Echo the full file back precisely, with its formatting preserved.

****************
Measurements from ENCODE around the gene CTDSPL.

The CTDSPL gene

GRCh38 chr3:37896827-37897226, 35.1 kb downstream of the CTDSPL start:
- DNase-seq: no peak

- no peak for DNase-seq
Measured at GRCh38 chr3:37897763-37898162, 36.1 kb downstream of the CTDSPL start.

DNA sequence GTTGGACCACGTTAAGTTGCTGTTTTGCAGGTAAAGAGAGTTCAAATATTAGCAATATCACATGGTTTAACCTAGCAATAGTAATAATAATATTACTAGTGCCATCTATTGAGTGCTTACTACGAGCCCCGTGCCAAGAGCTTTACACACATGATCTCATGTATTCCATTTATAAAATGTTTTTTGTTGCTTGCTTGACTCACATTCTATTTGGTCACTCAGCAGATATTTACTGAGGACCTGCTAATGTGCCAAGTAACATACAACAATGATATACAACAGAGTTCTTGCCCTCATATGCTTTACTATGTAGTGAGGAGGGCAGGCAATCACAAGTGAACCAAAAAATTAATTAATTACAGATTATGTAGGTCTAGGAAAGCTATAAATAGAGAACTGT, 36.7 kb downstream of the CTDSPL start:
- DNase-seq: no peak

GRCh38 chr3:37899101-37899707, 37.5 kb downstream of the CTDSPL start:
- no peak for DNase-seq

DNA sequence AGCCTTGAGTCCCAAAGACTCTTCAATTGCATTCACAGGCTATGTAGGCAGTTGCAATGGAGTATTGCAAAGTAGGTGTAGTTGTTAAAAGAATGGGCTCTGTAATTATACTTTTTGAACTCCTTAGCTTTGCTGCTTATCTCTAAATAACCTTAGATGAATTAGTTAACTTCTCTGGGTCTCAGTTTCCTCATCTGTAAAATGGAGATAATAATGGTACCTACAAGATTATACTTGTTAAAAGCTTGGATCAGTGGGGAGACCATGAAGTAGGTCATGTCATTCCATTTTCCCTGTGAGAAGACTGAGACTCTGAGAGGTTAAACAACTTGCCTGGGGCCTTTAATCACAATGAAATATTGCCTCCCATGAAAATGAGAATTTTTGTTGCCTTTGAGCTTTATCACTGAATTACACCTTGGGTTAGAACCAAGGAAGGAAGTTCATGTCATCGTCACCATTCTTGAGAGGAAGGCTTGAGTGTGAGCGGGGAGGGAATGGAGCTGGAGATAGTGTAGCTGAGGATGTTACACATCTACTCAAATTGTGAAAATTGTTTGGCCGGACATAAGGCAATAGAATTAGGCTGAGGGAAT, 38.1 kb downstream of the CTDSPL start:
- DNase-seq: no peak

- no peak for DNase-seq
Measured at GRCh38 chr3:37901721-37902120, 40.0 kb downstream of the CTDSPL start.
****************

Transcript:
Measurements from ENCODE around the gene CTDSPL.

The CTDSPL gene

GRCh38 chr3:37896827-37897226, 35.1 kb downstream of the CTDSPL start:
- DNase-seq: no peak

- no peak for DNase-seq
Measured at GRCh38 chr3:37897763-37898162, 36.1 kb downstream of the CTDSPL start.

DNA sequence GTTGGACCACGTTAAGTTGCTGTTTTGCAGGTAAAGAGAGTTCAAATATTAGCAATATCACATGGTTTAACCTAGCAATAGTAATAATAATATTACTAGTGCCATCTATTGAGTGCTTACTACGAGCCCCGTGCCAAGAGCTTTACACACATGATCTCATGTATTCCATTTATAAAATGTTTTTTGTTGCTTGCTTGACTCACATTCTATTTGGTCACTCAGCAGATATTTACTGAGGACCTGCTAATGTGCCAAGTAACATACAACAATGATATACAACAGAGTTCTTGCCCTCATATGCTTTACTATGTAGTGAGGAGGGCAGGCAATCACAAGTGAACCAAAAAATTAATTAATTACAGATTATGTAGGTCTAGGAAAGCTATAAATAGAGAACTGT, 36.7 kb downstream of the CTDSPL start:
- DNase-seq: no peak

GRCh38 chr3:37899101-37899707, 37.5 kb downstream of the CTDSPL start:
- no peak for DNase-seq

DNA sequence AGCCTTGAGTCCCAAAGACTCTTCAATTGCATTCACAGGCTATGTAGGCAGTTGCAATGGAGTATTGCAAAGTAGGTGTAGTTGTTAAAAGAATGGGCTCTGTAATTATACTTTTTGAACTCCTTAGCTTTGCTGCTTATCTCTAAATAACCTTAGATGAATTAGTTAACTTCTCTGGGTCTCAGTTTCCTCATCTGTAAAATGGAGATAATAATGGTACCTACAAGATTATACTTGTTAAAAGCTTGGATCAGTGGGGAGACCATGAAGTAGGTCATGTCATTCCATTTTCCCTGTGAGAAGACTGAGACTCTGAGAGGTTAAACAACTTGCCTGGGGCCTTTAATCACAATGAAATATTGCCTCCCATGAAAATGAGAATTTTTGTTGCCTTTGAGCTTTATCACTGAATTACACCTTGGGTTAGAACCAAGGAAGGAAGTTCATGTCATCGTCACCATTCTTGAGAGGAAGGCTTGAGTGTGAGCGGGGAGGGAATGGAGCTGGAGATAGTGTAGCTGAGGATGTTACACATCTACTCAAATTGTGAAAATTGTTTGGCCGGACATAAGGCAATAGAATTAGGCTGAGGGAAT, 38.1 kb downstream of the CTDSPL start:
- DNase-seq: no peak

- no peak for DNase-seq
Measured at GRCh38 chr3:37901721-37902120, 40.0 kb downstream of the CTDSPL start.